From the archive...
We received the following message from a customer via the (no longer active) Logic of English Forum:
My daughter was doing a D'Nealian print for Kindergarten. I switched her to cursive because I do believe it's better AND she really wanted to learn it.
I find that she's struggling. We are doing handwriting twice a day now...once in the morning during our regular school and then a few minutes later in the day, just to help with her motor memory.
She had trouble with some of her directional strokes...for instance when writing /a/, the first stroke gives her problems. Oddly enough , she did very well with the "Drop-swoop".
What is a normal expectation for handwriting?? What should it look like?? When should I be worried?? Don't get me wrong, I believe she is within the normal range, you can understand the letter she's writing, and she's able to write it on all the sizes of lines that are given, but I find that sometimes her spacial awareness seems a bit off.....circles too big, lines too long, etc.
Everything you describe sounds pretty normal for that age! It is best to focus on large motor at this age. It is not at all uncommon for children to struggle to get the shapes sized correctly. I would simply be sure to practice using large motor movements in a variety of textures and to keep the practice fun.
But here are a couple thoughts along the way:
- Is it easier for her if you focus on the large motor for now - with a marker, in sand or fingerpaint, with her whole arm, etc.? In addition to being more challenging for young kids with developing fine motor skills, fine motor movements are also more abstract - it's harder to visualize and understand what the movement is. It is totally fine for a 5-year-old not to have the fine motor skills to write them neatly small; you can have her keep developing the muscle memory with large motor until switching to paper and pencil is comfortable for her, and it's fine for this to take as long as it needs to.
- Does it help her to spend more time on the strokes in isolation before returning to the letters? Some children learn them best in context of letters, while for others it helps to see the letters as a group of strokes and think of the strokes individually.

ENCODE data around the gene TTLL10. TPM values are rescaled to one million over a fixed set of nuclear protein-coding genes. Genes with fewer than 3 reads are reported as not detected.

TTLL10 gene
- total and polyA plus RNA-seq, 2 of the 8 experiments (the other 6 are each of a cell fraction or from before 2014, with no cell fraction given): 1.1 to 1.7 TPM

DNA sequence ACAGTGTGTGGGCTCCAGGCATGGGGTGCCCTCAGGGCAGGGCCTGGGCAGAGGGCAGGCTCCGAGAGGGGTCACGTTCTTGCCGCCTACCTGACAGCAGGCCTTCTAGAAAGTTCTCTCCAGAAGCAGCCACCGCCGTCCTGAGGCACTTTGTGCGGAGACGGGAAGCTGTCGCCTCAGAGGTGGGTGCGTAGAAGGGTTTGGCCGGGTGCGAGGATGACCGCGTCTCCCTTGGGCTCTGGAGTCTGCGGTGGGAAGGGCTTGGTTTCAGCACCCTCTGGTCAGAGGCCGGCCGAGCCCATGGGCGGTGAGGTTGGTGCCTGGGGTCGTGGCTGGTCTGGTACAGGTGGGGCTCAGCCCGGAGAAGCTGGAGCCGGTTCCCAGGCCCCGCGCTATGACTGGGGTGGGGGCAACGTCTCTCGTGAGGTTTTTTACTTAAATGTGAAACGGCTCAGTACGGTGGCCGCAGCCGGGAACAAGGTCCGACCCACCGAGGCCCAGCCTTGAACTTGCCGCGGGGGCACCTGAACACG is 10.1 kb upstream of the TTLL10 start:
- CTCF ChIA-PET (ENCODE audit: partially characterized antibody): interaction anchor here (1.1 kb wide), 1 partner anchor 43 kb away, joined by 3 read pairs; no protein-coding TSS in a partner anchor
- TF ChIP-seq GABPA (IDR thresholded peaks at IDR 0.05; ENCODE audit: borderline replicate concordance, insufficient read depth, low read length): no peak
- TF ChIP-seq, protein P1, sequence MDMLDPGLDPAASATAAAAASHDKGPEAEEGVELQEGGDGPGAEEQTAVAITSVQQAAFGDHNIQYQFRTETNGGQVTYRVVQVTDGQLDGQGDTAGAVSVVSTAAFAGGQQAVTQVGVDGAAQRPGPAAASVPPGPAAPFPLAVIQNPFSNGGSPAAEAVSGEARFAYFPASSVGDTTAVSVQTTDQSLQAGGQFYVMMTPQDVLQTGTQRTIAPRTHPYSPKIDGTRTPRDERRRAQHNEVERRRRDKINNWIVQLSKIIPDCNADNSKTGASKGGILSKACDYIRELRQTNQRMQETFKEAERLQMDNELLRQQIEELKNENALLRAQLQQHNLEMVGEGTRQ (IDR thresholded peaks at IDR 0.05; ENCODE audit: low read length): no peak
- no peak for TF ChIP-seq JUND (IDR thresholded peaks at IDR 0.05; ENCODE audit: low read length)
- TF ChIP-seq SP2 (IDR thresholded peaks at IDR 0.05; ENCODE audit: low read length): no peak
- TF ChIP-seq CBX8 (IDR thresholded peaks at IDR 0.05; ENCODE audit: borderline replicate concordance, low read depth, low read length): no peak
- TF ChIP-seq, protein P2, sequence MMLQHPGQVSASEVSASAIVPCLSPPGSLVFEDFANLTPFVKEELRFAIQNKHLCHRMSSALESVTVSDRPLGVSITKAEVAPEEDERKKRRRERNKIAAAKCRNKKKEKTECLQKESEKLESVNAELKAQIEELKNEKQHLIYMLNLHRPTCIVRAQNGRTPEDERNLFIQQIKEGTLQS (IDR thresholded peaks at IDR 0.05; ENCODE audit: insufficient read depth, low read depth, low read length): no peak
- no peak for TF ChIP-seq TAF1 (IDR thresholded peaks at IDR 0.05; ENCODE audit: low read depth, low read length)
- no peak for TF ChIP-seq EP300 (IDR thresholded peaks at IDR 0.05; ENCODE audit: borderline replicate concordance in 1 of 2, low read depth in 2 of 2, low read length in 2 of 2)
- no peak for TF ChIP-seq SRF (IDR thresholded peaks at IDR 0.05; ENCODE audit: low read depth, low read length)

- Have you tried spending more time reading the full instructions as she does the movements, and having her say them to "guide your marker" as you do it, before shortening to the bolded instructions? That way she can hear the reminders of how far lines are supposed to go.
- You might try writing the letters on the whiteboard, saying the steps aloud as you do, and then have her erase them following the same movements and saying the same steps.
- When you have her write the letters a number of times, make sure to have her identify which one she thinks looks best and also tell her which one you think looks best.
The reason to work on it at this point and correct her when necessary isn't so much to perfect the appearance or have it look exactly the right way as to make sure the muscle memory she's developing is accurate. So that's something to keep in mind in trying to decide whether to worry!
The mom wrote back:
After reading your response, I think she is doing better than I realized. Today she did "g" and did very well. She doesn't like the white board because she is a lefty and doesn't like getting the marker on herself. She prefers the paper. She is going to be 6 in August.
For those with left-handed students, two more recommendations: If you have the LOE white board you can use wet erase markers with a damp cloth or dry erase crayons. Both of these will stay on as a left handed child writes. Also, here's a great blog post from a mom who uses a magnet board instead of a white board with her left-handed child: Left-Handed Mom.